Machine Learning-Guided Prediction of Antigen-Reactive In Silico Clonotypes Based on Changes in Clonal Abundance through Bio-Panning

Biomolecules. 2020 Mar 8;10(3):421. doi: 10.3390/biom10030421.


c-Met is a promising target in cancer therapy for its intrinsic oncogenic properties. However, there are currently no c-Met-specific inhibitors available in the clinic. Antibodies blocking the interaction with its only known ligand, hepatocyte growth factor, and/or inducing receptor internalization have been clinically tested. To explore other therapeutic antibody mechanisms like Fc-mediated effector function, bispecific T cell engagement, and chimeric antigen T cell receptors, a diverse panel of antibodies is essential. We prepared a chicken immune scFv library, performed four rounds of bio-panning, obtained 641 clones using a high-throughput clonal retrieval system (TrueRepertoireTM, TR), and found 149 antigen-reactive scFv clones. We also prepared phagemid DNA before the start of bio-panning (round 0) and, after each round of bio-panning (round 1-4), performed next-generation sequencing of these five sets of phagemid DNA, and identified 860,207 HCDR3 clonotypes and 443,292 LCDR3 clonotypes along with their clonal abundance data. We then established a TR data set consisting of antigen reactivity for scFv clones found in TR analysis and the clonal abundance of their HCDR3 and LCDR3 clonotypes in five sets of phagemid DNA. Using the TR data set, a random forest machine learning algorithm was trained to predict the binding properties of in silico HCDR3 and LCDR3 clonotypes. Subsequently, we synthesized 40 HCDR3 and 40 LCDR3 clonotypes predicted to be antigen reactive (AR) and constructed a phage-displayed scFv library called the AR library. In parallel, we also prepared an antigen non-reactive (NR) library using 10 HCDR3 and 10 LCDR3 clonotypes predicted to be NR. After a single round of bio-panning, we screened 96 randomly-selected phage clones from the AR library and found out 14 AR scFv clones consisting of 5 HCDR3 and 11 LCDR3 AR clonotypes. We also screened 96 randomly-selected phage clones from the NR library, but did not identify any AR clones. In summary, machine learning algorithms can provide a method for identifying AR antibodies, which allows for the characterization of diverse antibody libraries inaccessible by traditional methods.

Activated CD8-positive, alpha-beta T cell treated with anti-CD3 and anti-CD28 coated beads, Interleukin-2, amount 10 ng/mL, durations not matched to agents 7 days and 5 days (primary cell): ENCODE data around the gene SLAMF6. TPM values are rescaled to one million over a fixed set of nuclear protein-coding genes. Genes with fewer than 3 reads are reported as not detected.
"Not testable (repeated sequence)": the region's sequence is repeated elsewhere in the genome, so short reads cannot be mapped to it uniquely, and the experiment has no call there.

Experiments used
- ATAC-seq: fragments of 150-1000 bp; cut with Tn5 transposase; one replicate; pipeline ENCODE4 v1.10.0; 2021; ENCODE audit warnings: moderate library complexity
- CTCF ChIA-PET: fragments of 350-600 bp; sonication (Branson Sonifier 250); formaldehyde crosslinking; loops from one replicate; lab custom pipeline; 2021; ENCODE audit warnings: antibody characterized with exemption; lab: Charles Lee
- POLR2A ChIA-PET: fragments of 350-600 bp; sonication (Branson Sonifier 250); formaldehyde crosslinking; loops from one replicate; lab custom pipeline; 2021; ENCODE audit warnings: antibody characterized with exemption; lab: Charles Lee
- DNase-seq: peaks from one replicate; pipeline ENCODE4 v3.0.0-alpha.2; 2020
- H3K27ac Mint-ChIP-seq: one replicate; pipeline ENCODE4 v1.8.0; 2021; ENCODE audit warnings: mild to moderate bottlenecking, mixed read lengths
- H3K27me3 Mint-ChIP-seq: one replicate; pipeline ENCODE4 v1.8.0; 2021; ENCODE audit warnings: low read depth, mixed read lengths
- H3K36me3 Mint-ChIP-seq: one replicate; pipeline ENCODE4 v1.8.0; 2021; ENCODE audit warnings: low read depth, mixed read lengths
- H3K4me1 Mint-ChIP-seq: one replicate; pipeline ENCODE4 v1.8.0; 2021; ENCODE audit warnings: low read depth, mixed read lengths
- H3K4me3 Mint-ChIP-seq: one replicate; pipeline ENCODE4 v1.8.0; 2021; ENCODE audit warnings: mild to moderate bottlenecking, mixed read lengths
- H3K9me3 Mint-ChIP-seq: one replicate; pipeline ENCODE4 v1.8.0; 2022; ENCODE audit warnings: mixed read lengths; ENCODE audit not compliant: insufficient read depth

Keywords: antibody discovery; c-Met; machine learning; next-generation sequencing; phage display; random forest.

Publication types

  • Research Support, Non-U.S. Gov't